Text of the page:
The funniest thing that's ever happened to you is ... ?

I dunno, I once took 'shrooms at a beach which was quite funny, but that ended in a dark place.

In New Zealand, we have the North and South islands, and there's been some talk about making Australia our West Island. Thoughts?

You don't want it. Hot, dry, full of Aussies and Poms.

After 90 years without Kiwi apples on their shelves, Aussie shoppers are finally giving our apples the thumbs up. Aussie finally saw the light because ...?

You managed to control the fireblight that was a quarantine issue in Australia. We wanted your apples, not your parasites. Maybe if you gave it a less hysteria-inducing name, something like "the friendly bug" it wouldn't have raised alarms.

Right now in Tauranga we have a major environmental disaster with the cargo ship, Rena, running aground on the Astrolabe reef. What punishment would you dish out to the person/s responsible?

Make them suck all the penguins clean.

How and when did you develop a love for comedy?

I always talked rubbish, as long as I can remember, but it was only at uni that it became a viable hobby.

Was your rise to fame expected?

Yes and I can imagine the sudden crash back to obscurity will come just as swiftly.

What sorts of influences make up Chopper?

Zero of the real Chopper, 30 per cent is Eric Bana's version, 15 per cent people I know or have worked with and 50 per cent is me.

Who is the man behind the mo?

A man who owns a mo and travels the Pacific with it in a small box.

You've enjoyed your successes. Do you rue your failures?

Damn straight, I think it's unhealthy to move on too quickly from something negative without trying to learn from it. I think that could be the subtle theme to my comedy - self-improvement.

What's your next project?

I have some dirty secrets, some cool ideas and a heap of jokes that Chopper can't tell. I have some new characters, but I hate the phrase "new characters" because it makes it seem like calculated, by the numbers attempt to keep doing character comedy forever, which isn't my plan. I would like to make some scripted TV because there is a real drought of good scripted shows in Australia because of all the stupid talent search style shows. People still watch Fawlty Towers and Blackadder but I don't think people will be watching re-runs of X Factor in 30 years' time.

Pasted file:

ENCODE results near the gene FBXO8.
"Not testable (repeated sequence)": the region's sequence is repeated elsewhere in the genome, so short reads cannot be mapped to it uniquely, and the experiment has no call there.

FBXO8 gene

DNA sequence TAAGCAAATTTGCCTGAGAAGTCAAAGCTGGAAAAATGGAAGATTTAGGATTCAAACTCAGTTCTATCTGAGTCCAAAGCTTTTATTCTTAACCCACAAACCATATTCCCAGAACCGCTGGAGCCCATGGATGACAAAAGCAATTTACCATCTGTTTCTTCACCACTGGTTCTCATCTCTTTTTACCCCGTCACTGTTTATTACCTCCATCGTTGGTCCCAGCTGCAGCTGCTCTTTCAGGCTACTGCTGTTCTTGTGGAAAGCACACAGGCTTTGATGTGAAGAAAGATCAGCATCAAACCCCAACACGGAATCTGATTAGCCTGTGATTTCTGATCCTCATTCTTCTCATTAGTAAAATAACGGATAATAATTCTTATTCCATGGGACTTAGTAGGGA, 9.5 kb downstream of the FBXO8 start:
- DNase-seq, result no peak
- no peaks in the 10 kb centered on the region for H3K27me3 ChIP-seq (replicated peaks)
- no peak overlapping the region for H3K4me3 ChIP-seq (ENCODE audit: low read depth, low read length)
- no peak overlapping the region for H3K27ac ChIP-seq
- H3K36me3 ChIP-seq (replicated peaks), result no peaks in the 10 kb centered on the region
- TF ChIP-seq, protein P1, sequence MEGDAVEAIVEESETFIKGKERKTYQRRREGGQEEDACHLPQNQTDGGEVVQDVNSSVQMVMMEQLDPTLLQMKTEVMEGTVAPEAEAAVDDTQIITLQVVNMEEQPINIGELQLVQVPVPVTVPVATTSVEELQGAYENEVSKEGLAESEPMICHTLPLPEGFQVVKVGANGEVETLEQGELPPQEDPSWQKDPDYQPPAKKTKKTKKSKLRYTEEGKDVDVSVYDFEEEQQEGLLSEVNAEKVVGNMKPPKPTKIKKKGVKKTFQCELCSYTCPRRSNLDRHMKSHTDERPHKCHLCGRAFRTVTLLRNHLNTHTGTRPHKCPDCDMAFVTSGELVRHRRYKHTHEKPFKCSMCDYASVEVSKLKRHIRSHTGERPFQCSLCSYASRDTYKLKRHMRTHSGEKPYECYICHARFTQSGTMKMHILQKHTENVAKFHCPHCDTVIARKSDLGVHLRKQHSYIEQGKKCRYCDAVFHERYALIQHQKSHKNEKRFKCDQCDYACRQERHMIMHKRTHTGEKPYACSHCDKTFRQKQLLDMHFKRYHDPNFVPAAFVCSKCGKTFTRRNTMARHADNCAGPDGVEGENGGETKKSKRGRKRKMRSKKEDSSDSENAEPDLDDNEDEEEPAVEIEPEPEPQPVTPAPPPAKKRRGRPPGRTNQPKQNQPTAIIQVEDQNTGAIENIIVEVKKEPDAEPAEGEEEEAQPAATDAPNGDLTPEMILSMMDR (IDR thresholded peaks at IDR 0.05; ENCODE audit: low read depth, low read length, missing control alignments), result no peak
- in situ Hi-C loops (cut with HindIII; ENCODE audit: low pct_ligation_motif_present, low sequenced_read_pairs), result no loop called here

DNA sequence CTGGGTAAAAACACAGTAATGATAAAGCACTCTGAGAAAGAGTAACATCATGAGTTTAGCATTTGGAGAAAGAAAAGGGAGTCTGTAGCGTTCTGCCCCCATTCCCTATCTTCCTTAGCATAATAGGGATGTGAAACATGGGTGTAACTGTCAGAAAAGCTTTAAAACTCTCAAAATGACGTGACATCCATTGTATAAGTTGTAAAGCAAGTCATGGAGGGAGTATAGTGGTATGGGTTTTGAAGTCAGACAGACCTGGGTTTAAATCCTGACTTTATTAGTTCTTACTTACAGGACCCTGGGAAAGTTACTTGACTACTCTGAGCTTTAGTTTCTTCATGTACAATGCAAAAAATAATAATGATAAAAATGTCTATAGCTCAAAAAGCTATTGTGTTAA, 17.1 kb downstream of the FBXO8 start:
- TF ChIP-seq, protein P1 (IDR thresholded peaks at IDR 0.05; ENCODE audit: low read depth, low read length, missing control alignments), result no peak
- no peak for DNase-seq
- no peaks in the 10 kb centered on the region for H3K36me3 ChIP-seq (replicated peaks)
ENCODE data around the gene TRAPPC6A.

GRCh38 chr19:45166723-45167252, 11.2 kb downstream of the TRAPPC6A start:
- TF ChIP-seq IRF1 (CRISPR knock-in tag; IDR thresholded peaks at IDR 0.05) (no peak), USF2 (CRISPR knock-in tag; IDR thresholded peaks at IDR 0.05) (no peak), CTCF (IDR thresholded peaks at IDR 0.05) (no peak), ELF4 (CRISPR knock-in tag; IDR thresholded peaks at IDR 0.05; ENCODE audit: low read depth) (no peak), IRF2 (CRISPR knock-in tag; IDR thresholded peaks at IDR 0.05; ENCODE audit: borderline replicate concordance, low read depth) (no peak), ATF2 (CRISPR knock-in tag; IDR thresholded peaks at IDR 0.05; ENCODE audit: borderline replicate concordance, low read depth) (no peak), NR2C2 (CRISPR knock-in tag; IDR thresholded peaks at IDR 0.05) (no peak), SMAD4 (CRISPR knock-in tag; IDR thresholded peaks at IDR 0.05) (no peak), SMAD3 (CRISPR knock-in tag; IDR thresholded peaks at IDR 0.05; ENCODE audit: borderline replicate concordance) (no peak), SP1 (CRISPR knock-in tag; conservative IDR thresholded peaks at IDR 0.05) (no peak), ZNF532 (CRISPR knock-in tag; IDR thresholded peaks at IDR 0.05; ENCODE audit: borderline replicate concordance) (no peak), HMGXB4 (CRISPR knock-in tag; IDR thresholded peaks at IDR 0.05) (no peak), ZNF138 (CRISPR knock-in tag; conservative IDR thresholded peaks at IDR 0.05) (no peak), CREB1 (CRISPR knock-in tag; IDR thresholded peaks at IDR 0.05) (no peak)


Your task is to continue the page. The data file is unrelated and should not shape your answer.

I think the legacy of our generation could be a bunch of C-grade celebrities who can't write a song or bake a cake without being shouted at, there will be no great shows that define the last decade, not from Australia anyway.

Last year was a big one for you. Other than touring, you got married and came to New Zealand for a leading role in the movie Predicament, alongside Flight of the Conchords' Jemaine Clement. What's been the highlight of your career so far?

Predicament was awesome, 7 Days has been right up there as well.

What else lies in store for you?

Time off! Eventually ...

What's your beef with comedian Steve Wriggley? You always seems to have a go at him on 7 Days.

Ha! He started it! Steve's a great guy, we just lock horns in the name of comedy on 7 Days. I think most of us would cut out our liver if we knew it would get a laugh. I know you wanted to hear there is behind-the-scenes conflict, but there is none I know of. We hung out yesterday, he showed me a funny video on YouTube.

If you could end this interview with your favourite joke it would be ...

The perfect interview really.

- Bay of Plenty Times